The We Said Go Travel Writing Award started one day in India. I saw a 30-year-old Sand Art contest near Konark and the UNESCO Sun Temple and wondered about the first day.
I imagined a man turning to his friend and saying, “Let’s have a sand art contest!” I expect that the first person and perhaps the next dozen told him it was crazy and a rotten idea.
But he kept going. He built the festival and had good times and bad times. There were people who participated and those who called him mad. He believed and it grew.
The day I was there in the December of 2012, it was a giant international festival with crowds of people flocking to the area. A true success and even a reason for people to come to the area.
I sat in the sand staring back at the sand creations and decided at that moment to have the first Writing Contest on We Said Go Travel. People believed in it from the first moment. I wrote to Richard Bangs and said, “I am going to have a writing contest.” He immediately wrote back, “I am going to be a judge!”
For the first one which began in January 2013, I hoped that at least ten people would enter. We had 60. Each contest grew and grew. At this point, I have published over 1700 writers from 75 countries. For 2016, I have evolved from a free contest to a travel writing award with a small fee to enter. The contest, the site and I have all grown over the last few years. We Said Go Travel LLC needs to be a proper business and has new advisors and a new writing award.
I would be honored if you would share your story about freedom in the first We Said Go Travel Writing Award. I hope you will journey will me to discover what we can build by 2046 for the 30th anniversary of the We Said Go Travel Writing Award.
For inspiration, I would like to share a few quotes from Tommy Spaulding’s It’s Not Just Who You Know: Transform Your Life (and Your Organization) by Turning Colleagues and Contacts into Lasting, Genuine Relationships:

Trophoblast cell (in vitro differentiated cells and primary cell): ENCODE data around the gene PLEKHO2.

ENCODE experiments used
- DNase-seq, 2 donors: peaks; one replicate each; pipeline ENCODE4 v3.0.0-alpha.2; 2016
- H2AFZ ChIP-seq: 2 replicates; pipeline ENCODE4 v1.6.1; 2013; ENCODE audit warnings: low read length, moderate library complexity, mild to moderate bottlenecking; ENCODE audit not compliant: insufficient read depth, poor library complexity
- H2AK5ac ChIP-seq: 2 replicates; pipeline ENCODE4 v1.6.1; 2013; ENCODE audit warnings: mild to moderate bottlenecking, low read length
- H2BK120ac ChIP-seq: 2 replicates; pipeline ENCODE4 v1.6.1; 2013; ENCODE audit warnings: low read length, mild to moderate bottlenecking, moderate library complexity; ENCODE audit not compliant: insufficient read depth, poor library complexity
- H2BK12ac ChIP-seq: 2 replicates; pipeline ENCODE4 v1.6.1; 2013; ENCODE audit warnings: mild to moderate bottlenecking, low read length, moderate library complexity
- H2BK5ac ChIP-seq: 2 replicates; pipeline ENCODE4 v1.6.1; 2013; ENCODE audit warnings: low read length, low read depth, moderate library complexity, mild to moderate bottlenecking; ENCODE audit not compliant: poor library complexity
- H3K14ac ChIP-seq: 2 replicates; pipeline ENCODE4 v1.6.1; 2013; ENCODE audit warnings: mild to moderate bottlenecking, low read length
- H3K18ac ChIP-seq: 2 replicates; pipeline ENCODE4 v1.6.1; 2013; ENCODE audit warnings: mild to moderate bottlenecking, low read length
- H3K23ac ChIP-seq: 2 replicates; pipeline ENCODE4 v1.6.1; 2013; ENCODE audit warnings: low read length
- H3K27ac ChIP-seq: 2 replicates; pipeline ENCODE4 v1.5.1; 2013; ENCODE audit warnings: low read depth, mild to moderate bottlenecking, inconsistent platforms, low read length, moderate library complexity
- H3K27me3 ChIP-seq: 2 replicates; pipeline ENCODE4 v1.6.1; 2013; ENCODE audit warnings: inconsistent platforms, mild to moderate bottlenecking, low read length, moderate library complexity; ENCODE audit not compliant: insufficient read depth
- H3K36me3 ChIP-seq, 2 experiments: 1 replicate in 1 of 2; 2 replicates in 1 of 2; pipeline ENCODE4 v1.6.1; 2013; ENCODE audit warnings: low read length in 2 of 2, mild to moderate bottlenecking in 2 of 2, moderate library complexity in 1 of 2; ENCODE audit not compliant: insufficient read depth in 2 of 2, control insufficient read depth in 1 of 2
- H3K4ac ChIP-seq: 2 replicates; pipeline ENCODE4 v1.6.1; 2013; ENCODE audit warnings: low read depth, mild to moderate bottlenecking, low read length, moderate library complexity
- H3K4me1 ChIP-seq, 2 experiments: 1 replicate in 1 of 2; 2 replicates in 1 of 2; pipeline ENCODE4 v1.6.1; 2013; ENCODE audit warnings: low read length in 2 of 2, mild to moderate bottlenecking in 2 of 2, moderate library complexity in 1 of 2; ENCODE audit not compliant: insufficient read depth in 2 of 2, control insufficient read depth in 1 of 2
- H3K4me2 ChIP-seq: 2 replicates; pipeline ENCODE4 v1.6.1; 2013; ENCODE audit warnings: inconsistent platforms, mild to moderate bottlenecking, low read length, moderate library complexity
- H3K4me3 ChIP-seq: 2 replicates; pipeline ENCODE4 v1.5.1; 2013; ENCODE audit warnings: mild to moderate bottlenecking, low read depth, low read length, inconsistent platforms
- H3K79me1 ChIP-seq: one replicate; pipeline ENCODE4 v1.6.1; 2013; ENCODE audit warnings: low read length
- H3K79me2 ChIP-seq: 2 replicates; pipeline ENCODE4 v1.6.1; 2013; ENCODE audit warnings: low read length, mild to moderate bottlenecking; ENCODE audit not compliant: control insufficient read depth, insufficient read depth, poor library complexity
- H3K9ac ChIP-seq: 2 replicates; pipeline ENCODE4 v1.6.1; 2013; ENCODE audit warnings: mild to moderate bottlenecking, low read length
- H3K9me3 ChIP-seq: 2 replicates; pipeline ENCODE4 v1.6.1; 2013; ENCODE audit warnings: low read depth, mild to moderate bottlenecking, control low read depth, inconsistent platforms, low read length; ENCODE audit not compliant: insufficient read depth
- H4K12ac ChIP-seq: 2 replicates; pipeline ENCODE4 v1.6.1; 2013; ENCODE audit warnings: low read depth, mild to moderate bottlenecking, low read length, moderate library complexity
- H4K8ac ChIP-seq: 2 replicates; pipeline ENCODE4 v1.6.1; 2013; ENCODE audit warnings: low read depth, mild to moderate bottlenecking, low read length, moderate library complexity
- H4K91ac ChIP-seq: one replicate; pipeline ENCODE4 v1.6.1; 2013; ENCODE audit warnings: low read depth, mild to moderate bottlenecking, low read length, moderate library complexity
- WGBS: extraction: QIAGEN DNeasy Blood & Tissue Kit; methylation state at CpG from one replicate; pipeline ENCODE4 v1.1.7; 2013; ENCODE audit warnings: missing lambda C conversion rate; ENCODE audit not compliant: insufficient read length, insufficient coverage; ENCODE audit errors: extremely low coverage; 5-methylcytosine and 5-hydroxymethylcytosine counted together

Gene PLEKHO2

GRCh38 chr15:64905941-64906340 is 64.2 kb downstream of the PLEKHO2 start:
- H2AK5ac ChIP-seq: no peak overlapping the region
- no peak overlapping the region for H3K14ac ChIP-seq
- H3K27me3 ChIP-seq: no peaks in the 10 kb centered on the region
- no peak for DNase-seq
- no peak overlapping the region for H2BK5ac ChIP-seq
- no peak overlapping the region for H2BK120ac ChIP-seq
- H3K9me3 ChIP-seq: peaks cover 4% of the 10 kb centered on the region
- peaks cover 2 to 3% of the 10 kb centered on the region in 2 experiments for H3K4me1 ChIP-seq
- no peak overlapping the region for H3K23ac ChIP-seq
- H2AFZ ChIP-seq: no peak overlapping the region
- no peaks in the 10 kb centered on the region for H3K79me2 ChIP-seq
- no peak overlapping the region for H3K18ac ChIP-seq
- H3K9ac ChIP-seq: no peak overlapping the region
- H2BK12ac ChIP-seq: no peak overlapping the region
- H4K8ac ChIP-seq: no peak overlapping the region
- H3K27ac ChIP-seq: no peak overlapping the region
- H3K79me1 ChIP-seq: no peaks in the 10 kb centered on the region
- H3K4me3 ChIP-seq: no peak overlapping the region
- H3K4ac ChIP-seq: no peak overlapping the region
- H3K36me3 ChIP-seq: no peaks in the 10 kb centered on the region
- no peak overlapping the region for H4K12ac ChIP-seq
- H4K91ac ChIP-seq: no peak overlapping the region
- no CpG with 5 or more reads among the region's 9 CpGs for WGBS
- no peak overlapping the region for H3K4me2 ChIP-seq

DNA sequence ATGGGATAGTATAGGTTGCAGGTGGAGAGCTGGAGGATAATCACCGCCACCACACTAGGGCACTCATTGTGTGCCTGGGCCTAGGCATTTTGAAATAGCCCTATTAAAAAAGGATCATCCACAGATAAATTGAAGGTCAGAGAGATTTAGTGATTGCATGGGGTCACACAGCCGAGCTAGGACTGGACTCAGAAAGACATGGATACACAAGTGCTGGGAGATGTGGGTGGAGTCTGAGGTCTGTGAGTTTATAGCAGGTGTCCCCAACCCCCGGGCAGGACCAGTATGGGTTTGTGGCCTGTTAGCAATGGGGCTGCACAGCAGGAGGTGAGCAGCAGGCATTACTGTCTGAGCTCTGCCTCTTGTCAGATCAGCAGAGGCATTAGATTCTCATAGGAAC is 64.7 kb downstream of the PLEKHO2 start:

“Gratitude makes sense of our past, brings peace for today, and creates a vision for tomorrow.”
“The most important thing in your life is not what you do or who you know; it’s who you become.”
From the Roman philosopher Seneca: “Luck is what happens when preparation meets opportunity.”
From Mahatma Gandhi: “Be the change you want to see in the world.”
Video of my day at the Sand Art Festival: Puri International Sand Art Competition, India, December 2012
More about my visit to the Sun Temple:
24 SANDSTONE WHEELS, ONE FOR EACH HOUR OF THE DAY
Walking around the Sun Temple in Konark, India, one can’t help but think about time. The temple has seven horses drawing a carriage, one for each day of the week. The only UNESCO World Heritage site in Eastern India, the Sun Temple has 24 sandstone wheels, one for each hour of the day. The temple was constructed in a mere 12 years in the 13th century, the carvers lived on site and worked endlessly to finish.
There are four levels of carvings that depict the cycle of life from childhood to adolescence and from adult to elder. Each piece of the structure highlights aspects in our physical world. For example, prior to the larger structure collapsing, the large stone gateways allowed the sun to enter and alight the top of the temple at morning, especially during the solstice.
Being surrounded by stone timekeeping, it makes me ponder how we spend our time… Are we building the next great temple to recall our greatest moments or are we simply too busy to make our dreams come true?
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